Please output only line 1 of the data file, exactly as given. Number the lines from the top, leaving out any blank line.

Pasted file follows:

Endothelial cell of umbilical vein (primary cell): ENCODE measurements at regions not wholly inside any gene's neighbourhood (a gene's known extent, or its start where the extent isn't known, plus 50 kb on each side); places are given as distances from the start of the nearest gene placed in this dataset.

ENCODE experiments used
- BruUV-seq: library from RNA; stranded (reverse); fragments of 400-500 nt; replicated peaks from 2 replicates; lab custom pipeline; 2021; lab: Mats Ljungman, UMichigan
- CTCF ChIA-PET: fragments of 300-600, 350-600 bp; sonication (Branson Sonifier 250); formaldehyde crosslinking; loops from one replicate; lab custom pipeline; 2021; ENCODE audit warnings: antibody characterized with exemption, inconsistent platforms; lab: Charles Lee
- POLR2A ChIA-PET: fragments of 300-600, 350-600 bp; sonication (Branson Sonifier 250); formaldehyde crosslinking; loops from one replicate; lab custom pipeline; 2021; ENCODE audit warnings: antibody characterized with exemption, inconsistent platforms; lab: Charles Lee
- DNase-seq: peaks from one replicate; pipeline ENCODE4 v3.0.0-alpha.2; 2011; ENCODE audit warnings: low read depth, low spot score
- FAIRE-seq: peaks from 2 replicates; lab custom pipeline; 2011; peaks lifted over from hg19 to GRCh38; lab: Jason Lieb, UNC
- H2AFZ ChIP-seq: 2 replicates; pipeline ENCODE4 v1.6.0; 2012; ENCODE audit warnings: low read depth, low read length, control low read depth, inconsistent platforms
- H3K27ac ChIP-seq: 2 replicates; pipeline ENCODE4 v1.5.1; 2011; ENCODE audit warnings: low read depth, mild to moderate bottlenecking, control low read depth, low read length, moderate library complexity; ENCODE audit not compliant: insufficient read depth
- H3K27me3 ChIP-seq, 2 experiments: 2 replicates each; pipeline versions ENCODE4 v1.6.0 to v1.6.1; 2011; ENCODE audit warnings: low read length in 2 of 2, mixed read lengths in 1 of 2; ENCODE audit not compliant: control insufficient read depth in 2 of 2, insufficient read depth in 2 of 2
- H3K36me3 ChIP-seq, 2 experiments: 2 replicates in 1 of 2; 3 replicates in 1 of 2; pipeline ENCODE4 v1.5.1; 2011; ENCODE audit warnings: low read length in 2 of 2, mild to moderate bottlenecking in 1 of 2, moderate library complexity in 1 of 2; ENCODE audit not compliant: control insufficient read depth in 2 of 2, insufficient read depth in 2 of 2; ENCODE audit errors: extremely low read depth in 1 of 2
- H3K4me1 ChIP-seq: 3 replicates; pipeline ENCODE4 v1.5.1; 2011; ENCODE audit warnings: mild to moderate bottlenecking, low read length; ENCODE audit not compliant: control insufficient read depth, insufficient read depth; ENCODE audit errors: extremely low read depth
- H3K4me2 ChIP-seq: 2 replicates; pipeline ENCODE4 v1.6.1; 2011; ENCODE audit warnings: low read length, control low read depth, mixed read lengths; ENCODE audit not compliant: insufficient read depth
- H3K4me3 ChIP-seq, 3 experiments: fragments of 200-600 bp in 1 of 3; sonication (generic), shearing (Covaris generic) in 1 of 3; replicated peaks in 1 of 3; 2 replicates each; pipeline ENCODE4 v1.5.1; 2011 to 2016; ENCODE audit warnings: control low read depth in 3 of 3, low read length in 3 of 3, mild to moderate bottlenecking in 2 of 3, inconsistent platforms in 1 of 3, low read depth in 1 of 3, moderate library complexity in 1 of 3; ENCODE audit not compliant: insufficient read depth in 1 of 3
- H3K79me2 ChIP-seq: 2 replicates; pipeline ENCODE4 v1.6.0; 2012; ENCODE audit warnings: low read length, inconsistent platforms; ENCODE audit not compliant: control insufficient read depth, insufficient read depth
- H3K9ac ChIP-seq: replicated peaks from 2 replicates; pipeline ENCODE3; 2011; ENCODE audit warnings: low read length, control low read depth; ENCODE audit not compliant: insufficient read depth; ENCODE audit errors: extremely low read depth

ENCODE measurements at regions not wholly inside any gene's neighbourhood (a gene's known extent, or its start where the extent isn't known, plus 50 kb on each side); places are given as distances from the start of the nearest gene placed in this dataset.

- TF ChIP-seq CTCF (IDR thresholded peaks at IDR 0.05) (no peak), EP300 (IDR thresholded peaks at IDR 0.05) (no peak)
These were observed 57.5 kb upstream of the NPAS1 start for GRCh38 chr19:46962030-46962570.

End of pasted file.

Endothelial cell of umbilical vein (primary cell): ENCODE measurements at regions not wholly inside any gene's neighbourhood (a gene's known extent, or its start where the extent isn't known, plus 50 kb on each side); places are given as distances from the start of the nearest gene placed in this dataset.